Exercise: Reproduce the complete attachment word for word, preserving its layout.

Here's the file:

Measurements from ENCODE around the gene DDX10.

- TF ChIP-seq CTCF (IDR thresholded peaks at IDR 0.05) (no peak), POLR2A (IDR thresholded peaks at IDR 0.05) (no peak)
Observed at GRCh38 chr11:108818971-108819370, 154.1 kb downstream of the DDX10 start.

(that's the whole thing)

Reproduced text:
Measurements from ENCODE around the gene DDX10.

- TF ChIP-seq CTCF (IDR thresholded peaks at IDR 0.05) (no peak), POLR2A (IDR thresholded peaks at IDR 0.05) (no peak)
Observed at GRCh38 chr11:108818971-108819370, 154.1 kb downstream of the DDX10 start.